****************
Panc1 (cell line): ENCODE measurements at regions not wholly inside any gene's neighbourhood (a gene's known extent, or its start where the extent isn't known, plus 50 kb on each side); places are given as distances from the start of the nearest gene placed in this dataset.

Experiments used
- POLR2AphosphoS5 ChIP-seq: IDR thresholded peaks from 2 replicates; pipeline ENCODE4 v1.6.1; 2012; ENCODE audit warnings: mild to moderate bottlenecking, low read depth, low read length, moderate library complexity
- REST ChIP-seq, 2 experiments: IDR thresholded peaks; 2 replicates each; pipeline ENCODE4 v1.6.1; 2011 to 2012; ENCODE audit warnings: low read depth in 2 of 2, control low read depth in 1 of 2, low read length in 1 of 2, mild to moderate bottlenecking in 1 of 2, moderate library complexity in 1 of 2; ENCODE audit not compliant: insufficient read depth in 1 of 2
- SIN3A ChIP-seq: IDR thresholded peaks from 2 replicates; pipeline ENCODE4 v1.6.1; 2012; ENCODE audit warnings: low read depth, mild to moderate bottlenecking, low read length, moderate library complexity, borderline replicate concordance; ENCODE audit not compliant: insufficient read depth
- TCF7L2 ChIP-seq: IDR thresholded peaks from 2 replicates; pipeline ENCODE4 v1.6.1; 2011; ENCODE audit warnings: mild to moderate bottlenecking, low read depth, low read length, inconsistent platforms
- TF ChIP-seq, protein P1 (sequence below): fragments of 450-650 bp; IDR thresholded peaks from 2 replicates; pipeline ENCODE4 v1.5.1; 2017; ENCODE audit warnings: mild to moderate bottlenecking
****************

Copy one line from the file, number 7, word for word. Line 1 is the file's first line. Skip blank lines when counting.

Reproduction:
- TF ChIP-seq, protein P1 (sequence below): fragments of 450-650 bp; IDR thresholded peaks from 2 replicates; pipeline ENCODE4 v1.5.1; 2017; ENCODE audit warnings: mild to moderate bottlenecking